By Erik Dolson
Our first stop was at the end of the long, six mile finger of Eastsound that nearly splits Orcas Island. The village at sound’s end sits on a tiny isthmus of low land that stretches between mountains.
I imagined a storm wave from either direction washing buildings into the sea, making one island into two. Continue reading STORM
By Erik Dolson
It may have been arrogant, or maybe just thoughtless. Selfish is another possibility. I took too much pride in having Irish climb on and off boats before we even made it back to Foxy. But I really thought we (I!) had moved us past the trauma of Irish’s fall.
Yes, we’d had trouble moving the boat away from the pump-out station, but the next day I rationalized our being pinned to the dock as the result of an unobserved flood tide and tight quarters. Continue reading PTSD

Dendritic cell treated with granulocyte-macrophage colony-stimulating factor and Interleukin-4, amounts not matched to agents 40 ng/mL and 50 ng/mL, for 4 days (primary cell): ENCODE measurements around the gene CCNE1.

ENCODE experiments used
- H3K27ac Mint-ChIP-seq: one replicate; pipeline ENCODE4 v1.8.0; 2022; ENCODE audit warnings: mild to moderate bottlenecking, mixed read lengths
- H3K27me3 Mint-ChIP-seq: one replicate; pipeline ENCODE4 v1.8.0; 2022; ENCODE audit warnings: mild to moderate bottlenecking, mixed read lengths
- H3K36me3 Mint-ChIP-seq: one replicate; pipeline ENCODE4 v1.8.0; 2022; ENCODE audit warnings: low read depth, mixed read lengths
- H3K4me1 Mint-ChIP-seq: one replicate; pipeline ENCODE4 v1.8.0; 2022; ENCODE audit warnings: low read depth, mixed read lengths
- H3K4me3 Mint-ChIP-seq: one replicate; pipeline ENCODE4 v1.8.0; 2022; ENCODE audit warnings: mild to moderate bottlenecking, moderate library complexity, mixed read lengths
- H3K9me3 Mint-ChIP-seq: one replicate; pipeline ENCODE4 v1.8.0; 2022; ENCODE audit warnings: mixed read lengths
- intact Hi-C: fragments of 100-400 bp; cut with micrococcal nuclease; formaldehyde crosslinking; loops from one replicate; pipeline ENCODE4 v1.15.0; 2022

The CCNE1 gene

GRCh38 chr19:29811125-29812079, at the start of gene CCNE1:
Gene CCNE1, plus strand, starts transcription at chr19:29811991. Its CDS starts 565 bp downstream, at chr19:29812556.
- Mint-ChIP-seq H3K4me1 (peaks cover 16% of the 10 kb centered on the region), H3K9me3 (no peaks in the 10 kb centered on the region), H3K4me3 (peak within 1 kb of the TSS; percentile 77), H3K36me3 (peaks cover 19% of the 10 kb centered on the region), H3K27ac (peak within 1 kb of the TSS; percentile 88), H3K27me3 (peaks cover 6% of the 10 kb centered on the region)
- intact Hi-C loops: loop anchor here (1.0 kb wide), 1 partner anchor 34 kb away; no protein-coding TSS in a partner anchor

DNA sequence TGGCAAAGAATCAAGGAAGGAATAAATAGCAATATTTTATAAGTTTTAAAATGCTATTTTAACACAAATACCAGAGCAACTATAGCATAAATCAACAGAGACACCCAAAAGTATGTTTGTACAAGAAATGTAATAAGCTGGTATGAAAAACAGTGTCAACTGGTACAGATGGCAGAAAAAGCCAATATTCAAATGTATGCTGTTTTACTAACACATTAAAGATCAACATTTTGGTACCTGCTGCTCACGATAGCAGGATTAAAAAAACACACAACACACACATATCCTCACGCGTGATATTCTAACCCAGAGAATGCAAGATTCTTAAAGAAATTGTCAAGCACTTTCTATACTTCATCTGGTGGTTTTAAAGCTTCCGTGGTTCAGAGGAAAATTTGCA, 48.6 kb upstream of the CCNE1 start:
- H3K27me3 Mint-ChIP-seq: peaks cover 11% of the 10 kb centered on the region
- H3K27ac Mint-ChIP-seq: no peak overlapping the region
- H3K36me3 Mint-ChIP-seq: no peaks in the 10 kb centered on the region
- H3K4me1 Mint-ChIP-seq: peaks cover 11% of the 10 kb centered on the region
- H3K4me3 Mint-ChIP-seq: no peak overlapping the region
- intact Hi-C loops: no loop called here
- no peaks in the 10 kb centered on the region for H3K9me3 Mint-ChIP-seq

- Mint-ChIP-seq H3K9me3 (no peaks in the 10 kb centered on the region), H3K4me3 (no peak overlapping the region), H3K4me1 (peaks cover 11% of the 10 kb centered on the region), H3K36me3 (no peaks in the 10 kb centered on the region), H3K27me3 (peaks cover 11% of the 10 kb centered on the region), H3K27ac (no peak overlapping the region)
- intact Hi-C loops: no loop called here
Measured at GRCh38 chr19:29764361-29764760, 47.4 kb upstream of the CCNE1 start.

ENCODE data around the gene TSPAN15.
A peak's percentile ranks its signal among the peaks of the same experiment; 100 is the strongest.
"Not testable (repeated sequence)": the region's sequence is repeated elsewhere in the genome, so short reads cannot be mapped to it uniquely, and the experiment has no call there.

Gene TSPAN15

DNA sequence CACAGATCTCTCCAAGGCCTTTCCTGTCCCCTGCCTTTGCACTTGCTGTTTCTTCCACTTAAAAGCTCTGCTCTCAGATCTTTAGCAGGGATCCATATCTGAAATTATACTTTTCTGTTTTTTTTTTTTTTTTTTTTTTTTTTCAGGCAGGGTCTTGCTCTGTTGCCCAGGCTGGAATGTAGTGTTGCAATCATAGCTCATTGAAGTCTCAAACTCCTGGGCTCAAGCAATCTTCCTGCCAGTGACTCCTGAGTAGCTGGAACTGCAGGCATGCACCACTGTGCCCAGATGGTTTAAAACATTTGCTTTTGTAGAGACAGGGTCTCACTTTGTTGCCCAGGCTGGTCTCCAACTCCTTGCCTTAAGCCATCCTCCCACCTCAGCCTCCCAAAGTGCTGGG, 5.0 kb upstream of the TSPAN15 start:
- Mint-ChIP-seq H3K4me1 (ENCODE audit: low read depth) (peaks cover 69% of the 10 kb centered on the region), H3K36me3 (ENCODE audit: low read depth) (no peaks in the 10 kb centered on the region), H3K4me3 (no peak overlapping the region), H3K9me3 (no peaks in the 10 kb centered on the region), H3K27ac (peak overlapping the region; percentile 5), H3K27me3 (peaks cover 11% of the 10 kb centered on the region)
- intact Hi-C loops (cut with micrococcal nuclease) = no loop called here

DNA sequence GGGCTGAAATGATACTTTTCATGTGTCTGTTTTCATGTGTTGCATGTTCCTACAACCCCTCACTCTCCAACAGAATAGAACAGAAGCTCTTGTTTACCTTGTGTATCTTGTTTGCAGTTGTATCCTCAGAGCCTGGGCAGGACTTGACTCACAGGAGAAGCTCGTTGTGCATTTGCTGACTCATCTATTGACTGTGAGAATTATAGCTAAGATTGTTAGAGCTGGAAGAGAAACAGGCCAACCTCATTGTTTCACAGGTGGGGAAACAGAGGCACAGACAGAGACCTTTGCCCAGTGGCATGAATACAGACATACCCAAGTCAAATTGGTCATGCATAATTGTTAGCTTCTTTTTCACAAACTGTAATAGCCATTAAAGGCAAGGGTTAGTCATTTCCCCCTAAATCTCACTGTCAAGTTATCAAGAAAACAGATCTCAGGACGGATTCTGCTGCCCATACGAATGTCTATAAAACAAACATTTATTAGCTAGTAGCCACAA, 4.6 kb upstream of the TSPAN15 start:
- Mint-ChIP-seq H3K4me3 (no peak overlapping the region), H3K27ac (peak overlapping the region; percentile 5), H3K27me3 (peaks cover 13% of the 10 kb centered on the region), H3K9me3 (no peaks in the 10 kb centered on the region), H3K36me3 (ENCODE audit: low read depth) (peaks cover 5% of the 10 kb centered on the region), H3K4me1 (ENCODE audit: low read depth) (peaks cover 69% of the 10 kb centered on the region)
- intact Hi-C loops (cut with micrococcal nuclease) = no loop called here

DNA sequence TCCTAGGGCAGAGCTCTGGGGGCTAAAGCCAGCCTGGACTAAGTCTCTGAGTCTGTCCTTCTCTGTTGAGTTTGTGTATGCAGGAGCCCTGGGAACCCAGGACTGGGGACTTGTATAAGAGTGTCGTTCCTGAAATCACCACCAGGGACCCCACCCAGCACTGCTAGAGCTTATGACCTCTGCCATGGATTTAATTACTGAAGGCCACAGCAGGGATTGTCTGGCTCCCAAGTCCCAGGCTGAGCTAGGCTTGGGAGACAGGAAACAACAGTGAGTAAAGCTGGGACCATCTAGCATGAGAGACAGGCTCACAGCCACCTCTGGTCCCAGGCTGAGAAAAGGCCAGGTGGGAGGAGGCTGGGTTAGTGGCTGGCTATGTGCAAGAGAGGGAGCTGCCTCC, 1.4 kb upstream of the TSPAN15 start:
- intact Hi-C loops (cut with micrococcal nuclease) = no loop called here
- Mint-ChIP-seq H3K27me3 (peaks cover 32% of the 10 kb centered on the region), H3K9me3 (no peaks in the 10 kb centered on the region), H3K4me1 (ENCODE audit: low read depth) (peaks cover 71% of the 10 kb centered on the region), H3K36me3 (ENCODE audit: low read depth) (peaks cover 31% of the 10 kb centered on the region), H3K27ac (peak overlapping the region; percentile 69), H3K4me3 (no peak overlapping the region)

BY JANE MILLER
I’m rounding the corner. Maybe it’s only a small padded corner, so when I run into it I don’t hurt myself, but at least it’s a corner. On Tuesday, February 28, I have an appointment with my ocular surgeon. Dr. Perry will tell me then if my eye has healed enough for a permanent prosthetic.
Continue reading Rounding Corners, or, How Janie Gets Her New Eye
by Jane Miller
My world exploded on Thursday, but the fuse was ignited on Monday when I was fired from my job. I had more than half expected it, work was a toxic environment at best, but the finality of it was daunting.
Erik was determined to keep my spirits up though, and we set off on a walkabout. Being in Victoria with him, being on the boat with him, just being with him made me irrepressibly happy. I was afraid, though, what this change in employment and finances would bring to our relationship. My voice shook as I nervously asked him if he could still date an unemployed miscreant who couldn’t hold down a job. I had learned long ago that there were perils to asking a question to which one did not know the answer.
Continue reading Irish: Pain, and Fear